Pazuzu and the Evil Use of Uncertainty

PazuzuLast week, I wrote, The Exorcist Is Too Serious But Still Enjoyable. There is one aspect of the film that is my favorite, and I just want to take a moment to highlight it. Father Damien Karras has just met with Regan, who looks like a monster and is totally taken over by the demon Pazuzu, who claims to be the Devil himself. And it is fun to watch Pazuzu mess with Karras’ head. The priest’s mother has just died, so Pazuzu says, “You’re mother’s in here with us, Karras. Would you like to leave a message? I’ll see that she gets it.”

This freaks out Karras, but he thinks he’s being played. So he says, “If that’s true, then you must know my mother’s maiden name. What is it?” Pazuzu could just answer the question. He knows, after all, who Karras is without being told. But his game is to not confirm anything. He knows that Karras is questioning his faith, so the last thing Pazuzu wants to do is provide confirmation. So Pazuzu vomits green slime all over him instead.

That’s all pretty standard. It gets far more interesting later when the exorcism proper starts. Pazuzu causes a bedside table drawer to open suddenly. Karras asks Pazuzu to do it again, but of course he won’t. “In time,” he says. But then, he starts speaking in Latin, “Mirabile dictu, don’t you agree?” That means, “Amazing to see.” Karras replies, “You speak Latin?” Pazuzu says, “Ego te absolvo.” You can probably guess that one, “I absolve you.”

Karras asks, “Quod nomen mihi est?” He’s asking the demon’s name. But again, Pazuzu will have none of it. He starts speaking French. He answers, “Bonjour.” Karras repeats the question — probing whether Pazuzu (who Karras is not convinced is real) actually knows Latin or just a couple of phrases. Pazuzu responds with more French, “La plume de ma tante.” This is a phrase used to teach French grammar — it means, “My aunt’s quill pen.” So it’s all nonsense — creepy nonsense — but nonsense nonetheless.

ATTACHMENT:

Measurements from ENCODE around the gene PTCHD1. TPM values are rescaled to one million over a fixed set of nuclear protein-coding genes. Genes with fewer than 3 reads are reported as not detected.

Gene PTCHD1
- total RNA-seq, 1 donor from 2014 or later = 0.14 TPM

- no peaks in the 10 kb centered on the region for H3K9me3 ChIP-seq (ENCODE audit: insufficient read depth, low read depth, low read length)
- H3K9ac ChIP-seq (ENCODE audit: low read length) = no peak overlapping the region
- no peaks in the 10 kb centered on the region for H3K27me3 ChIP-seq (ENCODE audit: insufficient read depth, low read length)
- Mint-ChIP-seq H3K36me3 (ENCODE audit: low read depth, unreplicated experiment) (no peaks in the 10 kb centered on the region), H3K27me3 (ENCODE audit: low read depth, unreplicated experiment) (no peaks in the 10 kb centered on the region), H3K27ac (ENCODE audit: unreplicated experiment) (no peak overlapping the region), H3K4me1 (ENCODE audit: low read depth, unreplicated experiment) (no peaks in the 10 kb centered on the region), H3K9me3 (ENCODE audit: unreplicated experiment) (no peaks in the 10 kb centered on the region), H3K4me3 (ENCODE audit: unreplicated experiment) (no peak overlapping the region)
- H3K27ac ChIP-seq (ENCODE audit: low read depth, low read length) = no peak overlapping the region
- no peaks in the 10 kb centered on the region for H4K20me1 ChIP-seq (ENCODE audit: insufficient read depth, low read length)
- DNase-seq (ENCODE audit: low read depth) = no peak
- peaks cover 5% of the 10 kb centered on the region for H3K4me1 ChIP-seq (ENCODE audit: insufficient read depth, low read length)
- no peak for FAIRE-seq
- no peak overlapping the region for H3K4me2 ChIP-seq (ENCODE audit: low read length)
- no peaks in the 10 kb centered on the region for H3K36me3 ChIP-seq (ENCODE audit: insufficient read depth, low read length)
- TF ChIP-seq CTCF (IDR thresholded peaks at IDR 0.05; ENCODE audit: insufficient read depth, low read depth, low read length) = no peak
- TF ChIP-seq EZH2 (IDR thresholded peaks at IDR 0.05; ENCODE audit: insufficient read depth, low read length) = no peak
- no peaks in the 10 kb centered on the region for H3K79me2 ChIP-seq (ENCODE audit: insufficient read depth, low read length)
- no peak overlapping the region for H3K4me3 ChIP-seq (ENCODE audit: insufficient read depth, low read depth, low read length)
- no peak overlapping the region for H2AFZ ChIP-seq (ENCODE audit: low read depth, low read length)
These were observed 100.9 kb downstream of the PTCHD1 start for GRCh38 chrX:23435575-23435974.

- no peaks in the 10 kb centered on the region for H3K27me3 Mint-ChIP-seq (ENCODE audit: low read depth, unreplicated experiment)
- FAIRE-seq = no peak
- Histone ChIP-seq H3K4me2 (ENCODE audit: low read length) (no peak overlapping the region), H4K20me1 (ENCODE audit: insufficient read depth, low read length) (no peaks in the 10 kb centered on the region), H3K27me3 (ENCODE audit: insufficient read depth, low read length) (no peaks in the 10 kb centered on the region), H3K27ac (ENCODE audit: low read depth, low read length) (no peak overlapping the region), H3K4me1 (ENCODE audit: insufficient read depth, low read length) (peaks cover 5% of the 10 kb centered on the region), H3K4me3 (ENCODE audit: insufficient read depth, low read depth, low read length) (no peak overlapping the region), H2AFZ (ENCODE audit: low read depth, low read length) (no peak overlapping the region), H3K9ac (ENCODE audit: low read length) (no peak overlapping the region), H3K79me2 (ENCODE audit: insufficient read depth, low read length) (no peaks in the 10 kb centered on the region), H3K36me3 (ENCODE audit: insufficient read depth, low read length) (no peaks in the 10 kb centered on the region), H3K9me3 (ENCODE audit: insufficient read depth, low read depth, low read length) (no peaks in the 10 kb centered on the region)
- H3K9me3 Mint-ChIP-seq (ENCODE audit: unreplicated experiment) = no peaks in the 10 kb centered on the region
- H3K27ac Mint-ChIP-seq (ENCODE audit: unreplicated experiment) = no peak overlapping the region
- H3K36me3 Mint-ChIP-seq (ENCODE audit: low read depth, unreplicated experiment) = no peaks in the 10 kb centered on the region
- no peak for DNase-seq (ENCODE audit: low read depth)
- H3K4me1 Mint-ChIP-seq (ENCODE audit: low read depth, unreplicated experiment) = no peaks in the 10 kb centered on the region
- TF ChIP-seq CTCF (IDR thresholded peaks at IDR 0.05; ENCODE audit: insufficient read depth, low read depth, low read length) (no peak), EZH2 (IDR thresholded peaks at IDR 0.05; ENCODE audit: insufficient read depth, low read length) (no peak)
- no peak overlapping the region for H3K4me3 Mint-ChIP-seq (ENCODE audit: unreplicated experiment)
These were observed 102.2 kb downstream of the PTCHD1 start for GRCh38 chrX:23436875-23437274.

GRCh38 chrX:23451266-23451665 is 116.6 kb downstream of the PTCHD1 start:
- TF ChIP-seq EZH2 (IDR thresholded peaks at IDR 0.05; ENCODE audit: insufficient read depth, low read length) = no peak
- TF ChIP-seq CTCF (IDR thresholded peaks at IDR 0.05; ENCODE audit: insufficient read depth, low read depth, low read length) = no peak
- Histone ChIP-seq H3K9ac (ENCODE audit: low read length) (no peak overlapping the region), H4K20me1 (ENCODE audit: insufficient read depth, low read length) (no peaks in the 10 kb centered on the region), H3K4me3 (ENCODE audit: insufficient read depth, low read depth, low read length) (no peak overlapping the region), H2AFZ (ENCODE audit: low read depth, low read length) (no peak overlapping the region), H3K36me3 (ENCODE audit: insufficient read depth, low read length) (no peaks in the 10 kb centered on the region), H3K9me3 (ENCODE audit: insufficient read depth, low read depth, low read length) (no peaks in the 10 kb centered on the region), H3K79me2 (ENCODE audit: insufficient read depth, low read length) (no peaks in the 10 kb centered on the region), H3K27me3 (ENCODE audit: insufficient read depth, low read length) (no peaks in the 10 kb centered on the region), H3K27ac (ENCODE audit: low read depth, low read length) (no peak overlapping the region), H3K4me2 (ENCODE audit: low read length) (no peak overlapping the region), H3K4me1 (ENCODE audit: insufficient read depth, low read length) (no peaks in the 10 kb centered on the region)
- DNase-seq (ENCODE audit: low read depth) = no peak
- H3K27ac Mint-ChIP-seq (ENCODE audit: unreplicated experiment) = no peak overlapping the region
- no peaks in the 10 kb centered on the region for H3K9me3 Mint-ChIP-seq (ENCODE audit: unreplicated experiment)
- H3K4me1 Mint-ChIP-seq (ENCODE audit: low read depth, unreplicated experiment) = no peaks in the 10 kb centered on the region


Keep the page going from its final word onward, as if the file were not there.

To finish the whole thing off, Karras dowses Pazuzu with what he claims is holy water. Pazuzu goes crazy. But this too is another feint. It makes Karras think that Pazuzu isn’t real and it is just Regan in some kind of psychotic state. The evidence of possession is overwhelming, but Pazuzu keeps encouraging Karras’ doubt.

This is what makes Pazuzu such an interesting adversary. It’s fairly easy to be a hero if you know that a hero is required. What normally stops us is uncertainty. In this regard, Pazuzu’s ultimate mistake at the end of the film is to possess Karras, because at that moment, all doubt is gone. The path forward is clear.

2 thoughts on “Pazuzu and the Evil Use of Uncertainty

  1. Rather a late reply to this, but the last paragraph was brilliantly put. Only after I last watched this (for probably the tenth or eleventh time) did I realise that Reagan, not Pazuzu, sent the message to Karras that what he was dealing with is real. So many lesser supernatural flicks make the presence of an ancient evil unmistakable where even an earthly foe knows not to make his motives clear. The teasing, almost affectionate way in which the demon duels with Karras is probably what I enjoy most about this film after so many viewings.

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